Open Water


Action / Adventure / Biography / Drama / Horror / Romance / Thriller


Uploaded By: LINUS
Downloaded 26,553 times
March 13, 2016 at 06:51 AM



Steve Lemme as Scuba Diver
Blanchard Ryan as Susan
720p 1080p
588.08 MB
23.976 fps
1hr 19 min
P/S 3 / 9
1.21 GB
23.976 fps
1hr 19 min
P/S 11 / 16

Movie Reviews

Reviewed by Jason Williams 8 / 10

Best homegrown film in years

It seems a lot of people were expecting "Jaws" when they rented "Open Water". This is no monster movie. It's a quietly intense psychological film, that works amazingly well. The fact that it was literally shot without a crew makes it nearly a miracle of a movie.

I was pretty impressed by the cast, especially Susan (Blanchard Ryan). It isn't often that two unknown actors can carry a film so well. Their emotions are very real which really adds to the tension.

I'm pretty sure the director (Chris Kentis) will go on to make some good bigger budget movies. He's got a real knack for building suspense. I was also impressed with the organic structure of the narrative. You're not really sure where it's taking you, which only adds more to the horror of what eventually happens. Kentis' dialog writing seems to be the weakest aspect of the movie. Some of the dialog the actors have to (literally) spew is awkward and extraneous, sort of a failed comic relief. In a no-budget movie that's often the case. Hell, that's often the case in big budget movies. Overall the movie is very successful and all involved have received just praise.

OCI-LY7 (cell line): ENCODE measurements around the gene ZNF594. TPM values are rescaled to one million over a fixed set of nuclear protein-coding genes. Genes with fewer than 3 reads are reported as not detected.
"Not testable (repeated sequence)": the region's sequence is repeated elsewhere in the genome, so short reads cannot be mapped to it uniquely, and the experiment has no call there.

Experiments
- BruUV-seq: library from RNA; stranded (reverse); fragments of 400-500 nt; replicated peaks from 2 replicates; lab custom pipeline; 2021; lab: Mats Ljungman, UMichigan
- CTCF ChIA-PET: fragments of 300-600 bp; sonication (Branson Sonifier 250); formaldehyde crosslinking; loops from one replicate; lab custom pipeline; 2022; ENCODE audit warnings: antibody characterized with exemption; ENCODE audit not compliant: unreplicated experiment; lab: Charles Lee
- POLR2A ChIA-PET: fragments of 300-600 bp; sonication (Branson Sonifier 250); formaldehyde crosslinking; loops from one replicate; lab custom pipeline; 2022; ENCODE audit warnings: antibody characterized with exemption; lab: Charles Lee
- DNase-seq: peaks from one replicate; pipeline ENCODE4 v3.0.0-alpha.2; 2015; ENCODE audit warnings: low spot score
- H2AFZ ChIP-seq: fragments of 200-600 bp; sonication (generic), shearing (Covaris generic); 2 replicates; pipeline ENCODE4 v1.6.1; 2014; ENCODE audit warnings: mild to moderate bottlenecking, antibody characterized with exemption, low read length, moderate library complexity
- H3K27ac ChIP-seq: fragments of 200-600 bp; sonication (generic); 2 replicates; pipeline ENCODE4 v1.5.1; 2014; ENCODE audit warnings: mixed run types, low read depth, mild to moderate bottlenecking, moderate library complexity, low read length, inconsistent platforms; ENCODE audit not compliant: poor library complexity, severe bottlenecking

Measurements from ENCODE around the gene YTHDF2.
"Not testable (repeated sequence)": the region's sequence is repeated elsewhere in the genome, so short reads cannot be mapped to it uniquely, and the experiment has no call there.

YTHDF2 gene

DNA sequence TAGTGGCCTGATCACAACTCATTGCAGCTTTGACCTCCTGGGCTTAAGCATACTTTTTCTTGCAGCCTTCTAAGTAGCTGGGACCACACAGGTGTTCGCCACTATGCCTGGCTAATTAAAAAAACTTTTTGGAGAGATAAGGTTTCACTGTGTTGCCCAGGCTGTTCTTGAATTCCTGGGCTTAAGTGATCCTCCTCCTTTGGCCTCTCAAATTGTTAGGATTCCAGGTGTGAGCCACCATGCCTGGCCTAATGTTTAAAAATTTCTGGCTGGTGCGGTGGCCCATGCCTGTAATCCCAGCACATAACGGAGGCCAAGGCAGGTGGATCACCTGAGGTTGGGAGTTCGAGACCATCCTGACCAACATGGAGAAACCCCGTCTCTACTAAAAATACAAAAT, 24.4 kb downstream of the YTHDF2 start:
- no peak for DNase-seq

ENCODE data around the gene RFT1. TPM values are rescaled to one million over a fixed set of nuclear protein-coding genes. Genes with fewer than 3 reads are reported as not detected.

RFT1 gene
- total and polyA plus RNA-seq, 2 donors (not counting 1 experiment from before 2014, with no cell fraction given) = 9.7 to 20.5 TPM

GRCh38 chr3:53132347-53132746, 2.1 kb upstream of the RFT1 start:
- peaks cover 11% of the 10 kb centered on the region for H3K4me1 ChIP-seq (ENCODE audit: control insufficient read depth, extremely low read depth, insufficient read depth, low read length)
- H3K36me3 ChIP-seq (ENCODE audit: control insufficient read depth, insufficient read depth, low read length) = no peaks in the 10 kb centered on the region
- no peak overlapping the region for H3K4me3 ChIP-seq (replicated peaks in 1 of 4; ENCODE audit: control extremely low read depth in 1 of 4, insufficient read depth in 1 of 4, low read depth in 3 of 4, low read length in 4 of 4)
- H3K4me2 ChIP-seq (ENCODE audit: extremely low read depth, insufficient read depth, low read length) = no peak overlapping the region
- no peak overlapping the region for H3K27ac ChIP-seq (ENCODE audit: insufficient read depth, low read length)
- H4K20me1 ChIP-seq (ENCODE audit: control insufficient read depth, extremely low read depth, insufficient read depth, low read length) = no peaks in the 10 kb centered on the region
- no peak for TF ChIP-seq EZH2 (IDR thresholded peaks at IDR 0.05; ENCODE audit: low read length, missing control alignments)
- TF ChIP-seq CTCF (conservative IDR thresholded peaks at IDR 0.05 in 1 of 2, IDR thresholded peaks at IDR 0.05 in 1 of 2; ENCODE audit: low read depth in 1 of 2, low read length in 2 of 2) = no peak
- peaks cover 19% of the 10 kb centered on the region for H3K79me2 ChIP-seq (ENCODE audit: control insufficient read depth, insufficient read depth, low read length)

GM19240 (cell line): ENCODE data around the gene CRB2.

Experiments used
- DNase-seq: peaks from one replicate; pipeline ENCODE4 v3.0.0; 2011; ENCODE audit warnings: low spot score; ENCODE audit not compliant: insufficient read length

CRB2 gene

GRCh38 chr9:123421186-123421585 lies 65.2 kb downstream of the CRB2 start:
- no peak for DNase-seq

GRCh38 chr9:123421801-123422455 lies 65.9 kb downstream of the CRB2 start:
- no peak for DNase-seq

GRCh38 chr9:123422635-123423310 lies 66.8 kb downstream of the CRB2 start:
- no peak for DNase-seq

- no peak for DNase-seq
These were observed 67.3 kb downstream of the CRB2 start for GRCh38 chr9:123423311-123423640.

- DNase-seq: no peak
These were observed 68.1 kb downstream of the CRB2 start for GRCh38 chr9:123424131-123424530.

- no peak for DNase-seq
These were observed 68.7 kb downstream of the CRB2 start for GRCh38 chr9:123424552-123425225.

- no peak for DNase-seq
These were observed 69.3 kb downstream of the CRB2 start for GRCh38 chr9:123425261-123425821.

Reviewed by nycritic 10 / 10

"We Paid to do This."

This has to be the angriest line in the entire movie ("We paid to do this!"), uttered in a furious, hopeless growl by Daniel (Daniel Travis) as he and Susan (Blanchard Davis) float and drift aimlessly in the calm waters of the Atlantic after being left behind by their cruise and slowly yet inexorably lose any hope of being rescued by anyone. Because it sums up the way reality becomes a surreal nightmare -- young yuppie couple pay for a vacation getaway in the Caribbean and find themselves being shark bait, and who really is to blame? Them? The crew's carelessness for not doing a name count? They could have gone skiing (no sharks there) and not been stuck in this quandary. What have they done to deserve this?